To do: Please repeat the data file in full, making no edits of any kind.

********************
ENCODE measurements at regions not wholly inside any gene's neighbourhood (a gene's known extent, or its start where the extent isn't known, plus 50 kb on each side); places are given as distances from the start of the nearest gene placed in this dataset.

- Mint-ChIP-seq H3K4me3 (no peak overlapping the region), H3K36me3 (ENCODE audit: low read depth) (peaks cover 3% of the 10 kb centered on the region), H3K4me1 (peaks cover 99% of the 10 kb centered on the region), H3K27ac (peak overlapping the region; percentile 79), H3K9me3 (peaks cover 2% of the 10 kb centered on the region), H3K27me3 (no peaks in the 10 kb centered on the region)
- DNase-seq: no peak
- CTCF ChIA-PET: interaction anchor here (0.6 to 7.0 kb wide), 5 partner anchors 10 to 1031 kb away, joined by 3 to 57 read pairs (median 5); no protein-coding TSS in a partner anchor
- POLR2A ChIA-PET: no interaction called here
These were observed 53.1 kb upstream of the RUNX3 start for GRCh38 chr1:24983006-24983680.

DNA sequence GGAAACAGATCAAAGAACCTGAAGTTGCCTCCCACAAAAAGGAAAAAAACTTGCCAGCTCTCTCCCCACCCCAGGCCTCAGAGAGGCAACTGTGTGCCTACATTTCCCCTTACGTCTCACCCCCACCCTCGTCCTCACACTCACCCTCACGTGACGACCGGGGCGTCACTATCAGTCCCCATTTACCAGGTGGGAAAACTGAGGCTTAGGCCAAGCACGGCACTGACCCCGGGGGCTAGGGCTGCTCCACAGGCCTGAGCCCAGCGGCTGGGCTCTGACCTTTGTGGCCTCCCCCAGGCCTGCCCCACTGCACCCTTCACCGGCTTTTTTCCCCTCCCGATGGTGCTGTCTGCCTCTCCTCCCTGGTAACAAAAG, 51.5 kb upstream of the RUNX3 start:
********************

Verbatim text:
ENCODE measurements at regions not wholly inside any gene's neighbourhood (a gene's known extent, or its start where the extent isn't known, plus 50 kb on each side); places are given as distances from the start of the nearest gene placed in this dataset.

- Mint-ChIP-seq H3K4me3 (no peak overlapping the region), H3K36me3 (ENCODE audit: low read depth) (peaks cover 3% of the 10 kb centered on the region), H3K4me1 (peaks cover 99% of the 10 kb centered on the region), H3K27ac (peak overlapping the region; percentile 79), H3K9me3 (peaks cover 2% of the 10 kb centered on the region), H3K27me3 (no peaks in the 10 kb centered on the region)
- DNase-seq: no peak
- CTCF ChIA-PET: interaction anchor here (0.6 to 7.0 kb wide), 5 partner anchors 10 to 1031 kb away, joined by 3 to 57 read pairs (median 5); no protein-coding TSS in a partner anchor
- POLR2A ChIA-PET: no interaction called here
These were observed 53.1 kb upstream of the RUNX3 start for GRCh38 chr1:24983006-24983680.

DNA sequence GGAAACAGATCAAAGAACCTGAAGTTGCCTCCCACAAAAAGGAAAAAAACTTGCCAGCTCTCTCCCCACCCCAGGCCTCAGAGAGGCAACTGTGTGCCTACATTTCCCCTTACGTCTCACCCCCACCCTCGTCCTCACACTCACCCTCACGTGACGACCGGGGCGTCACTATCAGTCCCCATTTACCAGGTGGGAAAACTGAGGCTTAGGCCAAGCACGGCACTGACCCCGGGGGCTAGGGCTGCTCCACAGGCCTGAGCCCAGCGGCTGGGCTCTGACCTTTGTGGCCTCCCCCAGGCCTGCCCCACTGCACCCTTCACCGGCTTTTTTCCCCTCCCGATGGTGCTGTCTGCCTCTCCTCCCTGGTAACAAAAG, 51.5 kb upstream of the RUNX3 start: